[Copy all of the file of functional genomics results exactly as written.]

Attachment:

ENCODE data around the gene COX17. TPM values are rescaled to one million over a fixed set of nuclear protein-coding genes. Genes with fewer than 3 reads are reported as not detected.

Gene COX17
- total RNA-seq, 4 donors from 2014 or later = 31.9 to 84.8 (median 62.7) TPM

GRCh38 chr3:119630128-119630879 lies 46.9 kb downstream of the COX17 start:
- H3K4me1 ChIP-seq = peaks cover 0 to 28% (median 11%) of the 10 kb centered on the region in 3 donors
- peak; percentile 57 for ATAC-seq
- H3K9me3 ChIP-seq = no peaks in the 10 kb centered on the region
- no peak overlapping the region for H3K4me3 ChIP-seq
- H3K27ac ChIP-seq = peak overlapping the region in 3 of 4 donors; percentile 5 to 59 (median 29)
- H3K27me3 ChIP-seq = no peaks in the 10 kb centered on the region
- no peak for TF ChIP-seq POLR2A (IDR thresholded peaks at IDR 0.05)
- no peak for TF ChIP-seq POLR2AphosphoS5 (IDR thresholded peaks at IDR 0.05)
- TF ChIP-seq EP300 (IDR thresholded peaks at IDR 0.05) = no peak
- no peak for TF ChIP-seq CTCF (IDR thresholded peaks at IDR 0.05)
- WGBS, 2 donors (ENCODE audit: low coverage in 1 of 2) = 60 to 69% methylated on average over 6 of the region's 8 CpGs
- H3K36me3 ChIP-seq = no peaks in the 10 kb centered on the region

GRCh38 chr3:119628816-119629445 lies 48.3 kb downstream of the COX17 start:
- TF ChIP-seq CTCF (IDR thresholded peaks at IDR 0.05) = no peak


ENCODE data around the gene COX17. TPM values are rescaled to one million over a fixed set of nuclear protein-coding genes. Genes with fewer than 3 reads are reported as not detected.

Gene COX17
- total RNA-seq, 4 donors from 2014 or later = 31.9 to 84.8 (median 62.7) TPM

GRCh38 chr3:119630128-119630879 lies 46.9 kb downstream of the COX17 start:
- H3K4me1 ChIP-seq = peaks cover 0 to 28% (median 11%) of the 10 kb centered on the region in 3 donors
- peak; percentile 57 for ATAC-seq
- H3K9me3 ChIP-seq = no peaks in the 10 kb centered on the region
- no peak overlapping the region for H3K4me3 ChIP-seq
- H3K27ac ChIP-seq = peak overlapping the region in 3 of 4 donors; percentile 5 to 59 (median 29)
- H3K27me3 ChIP-seq = no peaks in the 10 kb centered on the region
- no peak for TF ChIP-seq POLR2A (IDR thresholded peaks at IDR 0.05)
- no peak for TF ChIP-seq POLR2AphosphoS5 (IDR thresholded peaks at IDR 0.05)
- TF ChIP-seq EP300 (IDR thresholded peaks at IDR 0.05) = no peak
- no peak for TF ChIP-seq CTCF (IDR thresholded peaks at IDR 0.05)
- WGBS, 2 donors (ENCODE audit: low coverage in 1 of 2) = 60 to 69% methylated on average over 6 of the region's 8 CpGs
- H3K36me3 ChIP-seq = no peaks in the 10 kb centered on the region

GRCh38 chr3:119628816-119629445 lies 48.3 kb downstream of the COX17 start:
- TF ChIP-seq CTCF (IDR thresholded peaks at IDR 0.05) = no peak